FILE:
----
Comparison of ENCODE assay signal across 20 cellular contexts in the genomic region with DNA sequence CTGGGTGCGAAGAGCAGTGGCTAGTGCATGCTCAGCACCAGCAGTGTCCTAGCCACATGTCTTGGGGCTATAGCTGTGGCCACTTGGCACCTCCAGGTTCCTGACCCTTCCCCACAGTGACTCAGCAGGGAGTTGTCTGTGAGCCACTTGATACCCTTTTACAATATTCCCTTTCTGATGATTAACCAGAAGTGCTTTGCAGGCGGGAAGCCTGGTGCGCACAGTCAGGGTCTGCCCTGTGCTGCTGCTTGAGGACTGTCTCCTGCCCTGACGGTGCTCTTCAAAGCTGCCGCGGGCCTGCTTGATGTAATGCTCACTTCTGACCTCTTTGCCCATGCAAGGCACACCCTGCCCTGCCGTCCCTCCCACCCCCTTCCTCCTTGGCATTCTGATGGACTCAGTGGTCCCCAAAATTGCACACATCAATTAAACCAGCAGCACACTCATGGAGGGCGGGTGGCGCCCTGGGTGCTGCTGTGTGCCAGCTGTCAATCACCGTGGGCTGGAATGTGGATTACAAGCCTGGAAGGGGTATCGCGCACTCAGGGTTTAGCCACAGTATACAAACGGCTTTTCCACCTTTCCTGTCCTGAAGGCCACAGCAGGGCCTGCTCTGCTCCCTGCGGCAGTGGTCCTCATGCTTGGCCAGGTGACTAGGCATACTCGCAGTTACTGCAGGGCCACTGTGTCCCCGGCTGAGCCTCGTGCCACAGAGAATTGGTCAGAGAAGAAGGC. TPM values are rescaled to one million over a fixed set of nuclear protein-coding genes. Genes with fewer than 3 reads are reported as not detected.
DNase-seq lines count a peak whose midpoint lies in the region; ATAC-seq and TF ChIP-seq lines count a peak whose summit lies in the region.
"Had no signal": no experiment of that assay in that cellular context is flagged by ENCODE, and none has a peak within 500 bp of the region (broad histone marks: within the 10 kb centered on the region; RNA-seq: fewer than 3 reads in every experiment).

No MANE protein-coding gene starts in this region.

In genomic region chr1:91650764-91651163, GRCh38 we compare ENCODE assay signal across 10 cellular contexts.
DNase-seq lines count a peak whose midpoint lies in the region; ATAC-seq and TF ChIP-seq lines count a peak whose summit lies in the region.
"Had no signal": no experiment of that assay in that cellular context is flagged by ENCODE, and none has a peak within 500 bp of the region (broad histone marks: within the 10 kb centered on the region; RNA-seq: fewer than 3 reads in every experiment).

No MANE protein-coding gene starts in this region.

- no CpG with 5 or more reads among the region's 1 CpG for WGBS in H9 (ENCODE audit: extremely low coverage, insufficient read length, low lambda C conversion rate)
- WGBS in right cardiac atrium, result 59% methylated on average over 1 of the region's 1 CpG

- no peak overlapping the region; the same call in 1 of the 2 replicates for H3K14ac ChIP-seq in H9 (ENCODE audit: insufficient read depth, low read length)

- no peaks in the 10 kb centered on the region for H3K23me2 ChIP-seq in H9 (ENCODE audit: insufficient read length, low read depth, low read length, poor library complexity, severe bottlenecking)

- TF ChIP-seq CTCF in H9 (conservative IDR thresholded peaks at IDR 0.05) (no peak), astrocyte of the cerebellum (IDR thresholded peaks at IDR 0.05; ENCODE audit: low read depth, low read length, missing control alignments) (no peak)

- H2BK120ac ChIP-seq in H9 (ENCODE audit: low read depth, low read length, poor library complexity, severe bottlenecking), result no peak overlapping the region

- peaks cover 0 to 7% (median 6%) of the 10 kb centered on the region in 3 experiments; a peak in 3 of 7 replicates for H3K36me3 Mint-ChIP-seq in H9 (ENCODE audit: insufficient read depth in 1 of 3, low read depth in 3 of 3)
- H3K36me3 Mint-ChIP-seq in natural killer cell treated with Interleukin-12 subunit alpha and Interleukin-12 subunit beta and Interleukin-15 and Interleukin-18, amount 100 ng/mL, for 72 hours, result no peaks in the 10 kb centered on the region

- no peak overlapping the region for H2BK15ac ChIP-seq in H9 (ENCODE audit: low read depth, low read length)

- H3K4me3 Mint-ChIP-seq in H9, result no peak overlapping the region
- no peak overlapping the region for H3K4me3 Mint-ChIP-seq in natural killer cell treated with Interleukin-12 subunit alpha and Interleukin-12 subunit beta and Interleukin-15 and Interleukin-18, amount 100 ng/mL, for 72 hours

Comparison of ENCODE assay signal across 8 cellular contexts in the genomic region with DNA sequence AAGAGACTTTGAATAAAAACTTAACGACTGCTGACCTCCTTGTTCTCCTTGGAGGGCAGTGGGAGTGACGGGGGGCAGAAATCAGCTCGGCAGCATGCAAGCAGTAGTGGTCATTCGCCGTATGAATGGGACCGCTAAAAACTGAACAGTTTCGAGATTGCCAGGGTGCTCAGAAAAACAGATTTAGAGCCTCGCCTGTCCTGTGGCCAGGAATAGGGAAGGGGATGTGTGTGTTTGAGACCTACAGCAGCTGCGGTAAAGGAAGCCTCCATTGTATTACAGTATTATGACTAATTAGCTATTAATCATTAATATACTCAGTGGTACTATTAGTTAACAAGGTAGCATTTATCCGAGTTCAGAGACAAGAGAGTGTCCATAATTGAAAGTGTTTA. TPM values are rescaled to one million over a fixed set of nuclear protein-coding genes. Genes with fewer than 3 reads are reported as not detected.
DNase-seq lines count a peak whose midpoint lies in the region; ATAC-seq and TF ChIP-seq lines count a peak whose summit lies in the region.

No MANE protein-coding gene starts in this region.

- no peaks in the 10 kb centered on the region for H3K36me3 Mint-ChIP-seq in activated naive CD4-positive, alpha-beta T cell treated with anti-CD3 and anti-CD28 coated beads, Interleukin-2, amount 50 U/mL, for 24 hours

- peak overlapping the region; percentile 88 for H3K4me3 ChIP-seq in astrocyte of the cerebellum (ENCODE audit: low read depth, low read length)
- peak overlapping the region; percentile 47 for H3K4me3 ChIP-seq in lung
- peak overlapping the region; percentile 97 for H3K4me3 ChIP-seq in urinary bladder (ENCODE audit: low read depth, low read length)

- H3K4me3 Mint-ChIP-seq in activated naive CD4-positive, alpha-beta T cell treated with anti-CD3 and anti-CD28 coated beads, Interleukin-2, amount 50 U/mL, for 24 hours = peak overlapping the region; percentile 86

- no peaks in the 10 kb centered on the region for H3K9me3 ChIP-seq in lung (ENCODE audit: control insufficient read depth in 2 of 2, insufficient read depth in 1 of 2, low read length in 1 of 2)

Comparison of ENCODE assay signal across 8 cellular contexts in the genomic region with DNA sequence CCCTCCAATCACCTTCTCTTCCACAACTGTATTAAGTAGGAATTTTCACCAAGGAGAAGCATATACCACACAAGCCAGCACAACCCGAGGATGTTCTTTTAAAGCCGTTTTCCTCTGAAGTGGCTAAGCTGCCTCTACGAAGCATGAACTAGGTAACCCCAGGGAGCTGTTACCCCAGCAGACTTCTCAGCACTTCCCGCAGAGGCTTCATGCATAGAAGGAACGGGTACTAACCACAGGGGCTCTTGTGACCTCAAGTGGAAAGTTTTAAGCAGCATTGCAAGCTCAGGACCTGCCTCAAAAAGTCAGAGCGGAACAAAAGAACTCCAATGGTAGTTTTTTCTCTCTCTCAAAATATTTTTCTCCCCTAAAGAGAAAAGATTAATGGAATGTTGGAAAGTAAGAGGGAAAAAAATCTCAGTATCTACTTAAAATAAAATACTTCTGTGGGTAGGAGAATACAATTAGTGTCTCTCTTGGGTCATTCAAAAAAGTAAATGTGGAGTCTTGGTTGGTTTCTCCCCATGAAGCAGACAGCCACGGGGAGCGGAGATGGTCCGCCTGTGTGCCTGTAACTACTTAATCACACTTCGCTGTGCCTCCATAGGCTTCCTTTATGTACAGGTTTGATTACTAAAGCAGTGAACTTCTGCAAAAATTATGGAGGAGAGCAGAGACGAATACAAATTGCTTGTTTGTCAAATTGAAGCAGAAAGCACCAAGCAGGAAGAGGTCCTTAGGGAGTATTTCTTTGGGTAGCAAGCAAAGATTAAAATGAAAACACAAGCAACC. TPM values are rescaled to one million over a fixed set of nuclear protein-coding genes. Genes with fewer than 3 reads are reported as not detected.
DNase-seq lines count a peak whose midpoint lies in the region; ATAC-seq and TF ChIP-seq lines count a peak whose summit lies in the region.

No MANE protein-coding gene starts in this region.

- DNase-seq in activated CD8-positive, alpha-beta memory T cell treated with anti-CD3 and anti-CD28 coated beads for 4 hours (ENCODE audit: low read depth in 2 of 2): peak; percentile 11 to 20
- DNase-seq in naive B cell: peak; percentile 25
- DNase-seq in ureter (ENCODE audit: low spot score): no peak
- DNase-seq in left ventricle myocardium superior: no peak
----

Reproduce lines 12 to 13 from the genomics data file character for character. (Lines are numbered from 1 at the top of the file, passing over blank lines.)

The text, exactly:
- no peaks in the 10 kb centered on the region for H3K23me2 ChIP-seq in H9 (ENCODE audit: insufficient read length, low read depth, low read length, poor library complexity, severe bottlenecking)

- TF ChIP-seq CTCF in H9 (conservative IDR thresholded peaks at IDR 0.05) (no peak), astrocyte of the cerebellum (IDR thresholded peaks at IDR 0.05; ENCODE audit: low read depth, low read length, missing control alignments) (no peak)